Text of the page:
So the MRI was on Friday, and it was not comfortable. I had to lay face down, and the cushion for my head started out feeling great, but after 15 minutes in, it was killing me. But I was very good, and made it until we were all through to ask if I could move.
Then a weekend of stewing. I was sure I was going to die. I mean, it was a good size lump, what were my odds going to be? At first it didn’t seem so bad. I am secure in the fact that I will see my loved ones that have already passed away will be there to greet me when I die. But then I thought of how much of my kids’ lives I would miss. I mean, YG is not even a full year and a half old! That made me mad. And sad. But I was good at shoving that to the side and ignoring it most of the time. I did have a hard time falling asleep. Our kitchen has never been so consistently clean!
Monday was the biopsy. I was nervous about the needles and stuff. But they had me change, then brought hubby in to watch a video about the procedure with me. There was one line in the video when the Radiologist doctor in the video was talking about the possible risks and that most blood vessels are “squishy,” so they are easily healed with pressure. I wondered if that was the technical term.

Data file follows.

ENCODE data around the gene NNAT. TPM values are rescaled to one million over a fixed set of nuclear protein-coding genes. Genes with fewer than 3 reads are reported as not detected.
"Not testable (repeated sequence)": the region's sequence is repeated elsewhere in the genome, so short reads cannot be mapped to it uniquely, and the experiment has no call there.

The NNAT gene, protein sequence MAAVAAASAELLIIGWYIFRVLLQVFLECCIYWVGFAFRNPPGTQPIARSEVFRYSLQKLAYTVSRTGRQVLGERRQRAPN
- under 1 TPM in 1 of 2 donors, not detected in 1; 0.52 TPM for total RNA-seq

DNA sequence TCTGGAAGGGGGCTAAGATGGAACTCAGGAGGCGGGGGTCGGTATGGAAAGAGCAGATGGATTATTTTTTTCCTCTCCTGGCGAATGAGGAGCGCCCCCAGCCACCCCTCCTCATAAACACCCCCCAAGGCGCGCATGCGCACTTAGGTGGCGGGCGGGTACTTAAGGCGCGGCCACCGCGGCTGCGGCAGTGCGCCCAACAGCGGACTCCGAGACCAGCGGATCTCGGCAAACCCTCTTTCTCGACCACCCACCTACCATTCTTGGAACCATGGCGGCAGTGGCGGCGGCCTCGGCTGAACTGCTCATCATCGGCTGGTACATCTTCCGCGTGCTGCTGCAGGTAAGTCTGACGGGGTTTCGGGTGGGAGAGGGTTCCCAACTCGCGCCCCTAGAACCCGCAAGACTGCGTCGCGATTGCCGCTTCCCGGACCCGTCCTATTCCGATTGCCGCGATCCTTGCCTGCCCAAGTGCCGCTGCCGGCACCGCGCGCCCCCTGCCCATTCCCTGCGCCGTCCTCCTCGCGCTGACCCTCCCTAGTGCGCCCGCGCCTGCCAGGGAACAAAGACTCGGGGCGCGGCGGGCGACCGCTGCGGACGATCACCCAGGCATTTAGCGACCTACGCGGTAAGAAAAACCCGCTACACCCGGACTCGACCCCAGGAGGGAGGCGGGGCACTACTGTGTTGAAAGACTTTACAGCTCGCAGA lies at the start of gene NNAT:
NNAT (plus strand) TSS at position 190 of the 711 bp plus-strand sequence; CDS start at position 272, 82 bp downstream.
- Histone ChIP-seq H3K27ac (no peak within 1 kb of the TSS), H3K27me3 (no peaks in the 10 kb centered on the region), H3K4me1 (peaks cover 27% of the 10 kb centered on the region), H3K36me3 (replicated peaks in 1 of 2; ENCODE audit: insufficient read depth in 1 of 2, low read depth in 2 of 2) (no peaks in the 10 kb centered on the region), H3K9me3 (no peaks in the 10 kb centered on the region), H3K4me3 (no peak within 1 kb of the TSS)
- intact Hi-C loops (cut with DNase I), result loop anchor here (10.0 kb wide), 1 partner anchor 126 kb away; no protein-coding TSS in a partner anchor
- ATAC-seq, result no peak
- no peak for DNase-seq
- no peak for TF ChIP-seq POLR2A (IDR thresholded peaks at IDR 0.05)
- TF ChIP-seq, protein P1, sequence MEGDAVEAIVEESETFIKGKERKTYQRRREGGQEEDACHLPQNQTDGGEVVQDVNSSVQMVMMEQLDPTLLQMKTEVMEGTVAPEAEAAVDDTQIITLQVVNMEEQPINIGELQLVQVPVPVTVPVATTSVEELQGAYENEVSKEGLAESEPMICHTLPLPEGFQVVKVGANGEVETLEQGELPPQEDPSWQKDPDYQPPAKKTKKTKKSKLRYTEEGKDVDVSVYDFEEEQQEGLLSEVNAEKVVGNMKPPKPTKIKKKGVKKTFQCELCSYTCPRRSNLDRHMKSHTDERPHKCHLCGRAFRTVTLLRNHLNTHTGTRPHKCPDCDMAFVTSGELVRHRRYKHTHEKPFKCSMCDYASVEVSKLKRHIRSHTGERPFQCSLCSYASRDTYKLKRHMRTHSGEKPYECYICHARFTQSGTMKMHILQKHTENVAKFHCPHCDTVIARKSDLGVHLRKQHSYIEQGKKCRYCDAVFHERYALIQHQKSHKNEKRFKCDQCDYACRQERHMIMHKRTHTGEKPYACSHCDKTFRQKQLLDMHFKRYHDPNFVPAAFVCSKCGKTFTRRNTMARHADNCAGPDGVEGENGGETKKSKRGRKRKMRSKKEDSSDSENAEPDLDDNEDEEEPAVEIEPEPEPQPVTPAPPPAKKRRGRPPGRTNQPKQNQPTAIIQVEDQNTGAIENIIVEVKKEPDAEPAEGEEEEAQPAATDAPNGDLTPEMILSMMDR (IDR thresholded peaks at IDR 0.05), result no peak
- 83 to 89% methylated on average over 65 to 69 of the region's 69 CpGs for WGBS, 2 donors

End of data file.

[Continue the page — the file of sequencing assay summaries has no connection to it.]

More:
Then the doctor and nurses came in to ask if we had any questions. I asked if I was going to be numbed. He assured me that I would be, and we pointed out that was the only flaw in the video.
Then hubby went back out to the waiting room, and I went back into the ultrasound room, where they used the ultrasound to locate the affected areas, and drew with markers where they would need to be going. It tickled when they marked my lymph node.
Then more waiting. Dr. GG called early Tuesday evening to tell us that it was cancer. Specifically Invasive Ductal Carcinoma. Stage 3.
And that was how I got here.